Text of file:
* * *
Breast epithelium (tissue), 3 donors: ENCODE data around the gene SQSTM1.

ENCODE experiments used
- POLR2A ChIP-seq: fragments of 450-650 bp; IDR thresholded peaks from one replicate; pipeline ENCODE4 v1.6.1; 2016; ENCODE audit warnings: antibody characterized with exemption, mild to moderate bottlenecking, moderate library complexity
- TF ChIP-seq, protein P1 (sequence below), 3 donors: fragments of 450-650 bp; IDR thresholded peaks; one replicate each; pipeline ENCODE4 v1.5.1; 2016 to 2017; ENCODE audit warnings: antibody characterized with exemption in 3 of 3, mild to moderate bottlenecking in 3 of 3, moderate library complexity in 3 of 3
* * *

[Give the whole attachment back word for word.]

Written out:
Breast epithelium (tissue), 3 donors: ENCODE data around the gene SQSTM1.

ENCODE experiments used
- POLR2A ChIP-seq: fragments of 450-650 bp; IDR thresholded peaks from one replicate; pipeline ENCODE4 v1.6.1; 2016; ENCODE audit warnings: antibody characterized with exemption, mild to moderate bottlenecking, moderate library complexity
- TF ChIP-seq, protein P1 (sequence below), 3 donors: fragments of 450-650 bp; IDR thresholded peaks; one replicate each; pipeline ENCODE4 v1.5.1; 2016 to 2017; ENCODE audit warnings: antibody characterized with exemption in 3 of 3, mild to moderate bottlenecking in 3 of 3, moderate library complexity in 3 of 3